MIME Description

MIME stands for Multipurpose Internet Mail Extensions. The purpose of MIME is to allow the use of a wide variety of media types through internet mail. The Internet Engineering Task Force (IETF) Working Group defined the standard for MIME in 1992.

Internet mail could originally only transfer seven bit ASC-II messages. MIME allows the sending of text and many other file formats including formats for images, sound, video and more. It also allows the sending of messages in more than just US-ASC text along with the capability to put multiple objects in one message, and use more than one font in a message. One of the reasons that MIME is so important today is that its standard is being used to identify content for sources other than mail including HTML file content and more. MIME competes with the X.400 Message Handling Standard.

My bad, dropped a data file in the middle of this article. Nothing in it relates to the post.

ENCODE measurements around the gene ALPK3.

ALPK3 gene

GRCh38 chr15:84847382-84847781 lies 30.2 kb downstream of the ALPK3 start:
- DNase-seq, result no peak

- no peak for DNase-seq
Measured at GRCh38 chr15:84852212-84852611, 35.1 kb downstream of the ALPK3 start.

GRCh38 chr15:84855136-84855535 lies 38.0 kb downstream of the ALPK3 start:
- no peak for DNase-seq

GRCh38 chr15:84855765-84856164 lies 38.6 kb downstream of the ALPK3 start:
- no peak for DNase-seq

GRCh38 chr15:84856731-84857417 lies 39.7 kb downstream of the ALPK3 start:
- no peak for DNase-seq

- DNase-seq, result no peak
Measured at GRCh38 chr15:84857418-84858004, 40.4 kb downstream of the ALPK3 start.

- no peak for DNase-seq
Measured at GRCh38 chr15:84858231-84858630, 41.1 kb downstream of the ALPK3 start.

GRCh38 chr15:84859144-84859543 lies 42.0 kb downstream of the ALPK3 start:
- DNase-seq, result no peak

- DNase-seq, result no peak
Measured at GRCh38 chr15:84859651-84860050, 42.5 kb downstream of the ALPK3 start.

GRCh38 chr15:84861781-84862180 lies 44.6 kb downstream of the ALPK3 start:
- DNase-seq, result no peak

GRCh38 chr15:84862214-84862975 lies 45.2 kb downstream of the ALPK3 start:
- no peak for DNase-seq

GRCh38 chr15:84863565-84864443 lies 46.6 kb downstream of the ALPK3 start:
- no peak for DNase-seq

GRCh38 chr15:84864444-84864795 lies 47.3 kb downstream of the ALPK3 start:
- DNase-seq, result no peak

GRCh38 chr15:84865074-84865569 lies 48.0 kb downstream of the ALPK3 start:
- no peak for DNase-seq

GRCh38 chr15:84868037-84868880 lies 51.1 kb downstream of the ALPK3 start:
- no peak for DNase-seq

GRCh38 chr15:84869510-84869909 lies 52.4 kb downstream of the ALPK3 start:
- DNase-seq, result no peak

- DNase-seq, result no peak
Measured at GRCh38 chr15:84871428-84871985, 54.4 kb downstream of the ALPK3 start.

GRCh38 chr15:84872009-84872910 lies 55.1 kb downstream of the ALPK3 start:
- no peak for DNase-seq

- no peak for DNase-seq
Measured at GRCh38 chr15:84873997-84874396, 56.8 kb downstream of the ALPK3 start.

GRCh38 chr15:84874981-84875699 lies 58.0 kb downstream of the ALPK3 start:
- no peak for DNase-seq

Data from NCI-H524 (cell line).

MIME allows messages with several parts which may be of different types to be sent. A "body of information" refers to a part of a multipart message.

MIME Functionality

MIME provides for identifying the methods used to both transfer and process the information being sent. In some cases, the data being transmitted cannot be sent in its original form over various transport mechanisms. Some of this data must be transformed into a seven bit format, then restored to the original format when it is received. MIME provides:

  • Specification of how the content is encoded for transfer (Content-Transfer-Encoding).
  • The type of content which will help identify programs that must be used to present the content to the user.